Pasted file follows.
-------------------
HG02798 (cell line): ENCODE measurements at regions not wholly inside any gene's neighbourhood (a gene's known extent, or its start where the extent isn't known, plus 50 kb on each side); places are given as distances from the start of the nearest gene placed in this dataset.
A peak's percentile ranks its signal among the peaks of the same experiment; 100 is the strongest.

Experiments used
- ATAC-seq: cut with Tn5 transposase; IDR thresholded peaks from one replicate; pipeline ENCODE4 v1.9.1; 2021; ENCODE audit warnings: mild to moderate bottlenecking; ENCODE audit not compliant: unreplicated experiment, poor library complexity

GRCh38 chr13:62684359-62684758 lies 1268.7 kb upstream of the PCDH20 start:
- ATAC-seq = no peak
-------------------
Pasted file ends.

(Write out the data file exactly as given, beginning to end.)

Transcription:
HG02798 (cell line): ENCODE measurements at regions not wholly inside any gene's neighbourhood (a gene's known extent, or its start where the extent isn't known, plus 50 kb on each side); places are given as distances from the start of the nearest gene placed in this dataset.
A peak's percentile ranks its signal among the peaks of the same experiment; 100 is the strongest.

Experiments used
- ATAC-seq: cut with Tn5 transposase; IDR thresholded peaks from one replicate; pipeline ENCODE4 v1.9.1; 2021; ENCODE audit warnings: mild to moderate bottlenecking; ENCODE audit not compliant: unreplicated experiment, poor library complexity

GRCh38 chr13:62684359-62684758 lies 1268.7 kb upstream of the PCDH20 start:
- ATAC-seq = no peak